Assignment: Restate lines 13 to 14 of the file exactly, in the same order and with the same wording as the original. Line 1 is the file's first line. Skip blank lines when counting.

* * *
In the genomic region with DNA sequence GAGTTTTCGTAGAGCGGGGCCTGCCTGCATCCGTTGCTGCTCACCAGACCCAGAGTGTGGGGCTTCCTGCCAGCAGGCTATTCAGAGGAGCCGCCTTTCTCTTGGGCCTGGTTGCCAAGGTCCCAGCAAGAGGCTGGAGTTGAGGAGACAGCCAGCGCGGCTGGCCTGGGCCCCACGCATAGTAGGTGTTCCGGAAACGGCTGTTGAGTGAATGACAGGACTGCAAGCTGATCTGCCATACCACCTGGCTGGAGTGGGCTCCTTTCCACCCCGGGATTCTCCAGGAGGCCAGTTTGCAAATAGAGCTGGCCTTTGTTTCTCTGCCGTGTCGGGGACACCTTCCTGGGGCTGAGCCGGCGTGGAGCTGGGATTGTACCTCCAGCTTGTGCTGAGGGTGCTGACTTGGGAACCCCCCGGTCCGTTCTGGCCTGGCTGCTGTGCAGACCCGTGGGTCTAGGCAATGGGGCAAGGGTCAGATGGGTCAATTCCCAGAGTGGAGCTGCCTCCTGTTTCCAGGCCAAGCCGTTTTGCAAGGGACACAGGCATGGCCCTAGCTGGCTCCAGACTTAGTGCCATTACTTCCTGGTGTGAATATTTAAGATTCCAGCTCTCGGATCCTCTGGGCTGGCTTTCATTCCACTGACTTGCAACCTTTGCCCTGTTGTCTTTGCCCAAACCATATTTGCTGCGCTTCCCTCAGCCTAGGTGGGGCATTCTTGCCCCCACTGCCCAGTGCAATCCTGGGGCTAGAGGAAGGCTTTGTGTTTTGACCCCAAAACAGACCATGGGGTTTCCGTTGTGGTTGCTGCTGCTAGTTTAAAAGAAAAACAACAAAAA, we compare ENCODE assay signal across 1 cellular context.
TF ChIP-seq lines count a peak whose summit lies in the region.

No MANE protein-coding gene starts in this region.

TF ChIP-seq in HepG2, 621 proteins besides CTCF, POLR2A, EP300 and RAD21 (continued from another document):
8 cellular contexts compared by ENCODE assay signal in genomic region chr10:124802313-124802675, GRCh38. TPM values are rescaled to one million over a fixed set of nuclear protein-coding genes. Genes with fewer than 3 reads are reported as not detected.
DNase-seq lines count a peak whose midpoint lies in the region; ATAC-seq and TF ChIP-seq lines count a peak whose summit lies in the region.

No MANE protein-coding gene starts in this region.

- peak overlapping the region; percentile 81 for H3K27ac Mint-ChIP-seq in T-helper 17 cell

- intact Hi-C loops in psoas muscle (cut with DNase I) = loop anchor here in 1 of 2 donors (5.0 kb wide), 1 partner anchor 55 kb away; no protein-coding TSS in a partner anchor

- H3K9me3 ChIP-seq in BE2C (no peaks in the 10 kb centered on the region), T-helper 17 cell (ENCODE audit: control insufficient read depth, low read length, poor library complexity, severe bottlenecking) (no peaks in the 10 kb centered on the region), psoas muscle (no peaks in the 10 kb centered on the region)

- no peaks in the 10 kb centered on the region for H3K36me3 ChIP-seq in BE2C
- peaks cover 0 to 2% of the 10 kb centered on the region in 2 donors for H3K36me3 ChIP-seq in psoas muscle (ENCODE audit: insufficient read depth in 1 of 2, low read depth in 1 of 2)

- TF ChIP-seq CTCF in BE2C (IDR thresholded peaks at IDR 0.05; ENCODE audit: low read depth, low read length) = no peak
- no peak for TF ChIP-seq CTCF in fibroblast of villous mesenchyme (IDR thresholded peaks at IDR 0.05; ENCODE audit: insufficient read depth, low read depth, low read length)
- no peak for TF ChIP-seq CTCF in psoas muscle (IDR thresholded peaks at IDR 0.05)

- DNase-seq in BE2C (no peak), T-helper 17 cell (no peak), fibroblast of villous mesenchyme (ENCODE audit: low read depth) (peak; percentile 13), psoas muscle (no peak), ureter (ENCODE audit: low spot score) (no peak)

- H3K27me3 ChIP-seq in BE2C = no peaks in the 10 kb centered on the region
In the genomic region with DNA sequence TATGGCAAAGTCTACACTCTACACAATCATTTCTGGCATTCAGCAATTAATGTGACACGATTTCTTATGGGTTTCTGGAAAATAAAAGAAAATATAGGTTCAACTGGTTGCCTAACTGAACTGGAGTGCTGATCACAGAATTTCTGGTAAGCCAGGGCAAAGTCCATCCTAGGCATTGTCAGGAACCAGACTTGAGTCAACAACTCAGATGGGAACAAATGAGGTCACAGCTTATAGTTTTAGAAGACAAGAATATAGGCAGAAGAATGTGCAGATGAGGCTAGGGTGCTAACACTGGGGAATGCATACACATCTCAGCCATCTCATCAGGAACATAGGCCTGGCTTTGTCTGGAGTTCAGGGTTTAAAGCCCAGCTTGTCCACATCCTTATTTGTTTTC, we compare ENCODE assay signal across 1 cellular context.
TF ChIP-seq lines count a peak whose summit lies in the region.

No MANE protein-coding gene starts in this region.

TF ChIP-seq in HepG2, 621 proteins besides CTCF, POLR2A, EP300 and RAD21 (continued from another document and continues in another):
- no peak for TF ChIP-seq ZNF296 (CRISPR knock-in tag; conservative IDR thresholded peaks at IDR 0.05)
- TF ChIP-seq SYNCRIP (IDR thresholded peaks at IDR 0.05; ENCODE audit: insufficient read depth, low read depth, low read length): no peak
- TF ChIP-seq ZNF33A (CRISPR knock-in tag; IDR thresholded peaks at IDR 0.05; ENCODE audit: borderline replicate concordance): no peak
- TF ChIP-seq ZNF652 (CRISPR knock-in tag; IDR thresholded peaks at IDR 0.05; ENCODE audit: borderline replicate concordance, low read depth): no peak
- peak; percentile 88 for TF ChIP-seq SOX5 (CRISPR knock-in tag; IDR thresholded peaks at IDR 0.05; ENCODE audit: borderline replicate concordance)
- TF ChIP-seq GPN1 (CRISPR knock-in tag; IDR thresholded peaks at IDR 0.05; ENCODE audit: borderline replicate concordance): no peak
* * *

- TF ChIP-seq CTCF in BE2C (IDR thresholded peaks at IDR 0.05; ENCODE audit: low read depth, low read length) = no peak
- no peak for TF ChIP-seq CTCF in fibroblast of villous mesenchyme (IDR thresholded peaks at IDR 0.05; ENCODE audit: insufficient read depth, low read depth, low read length)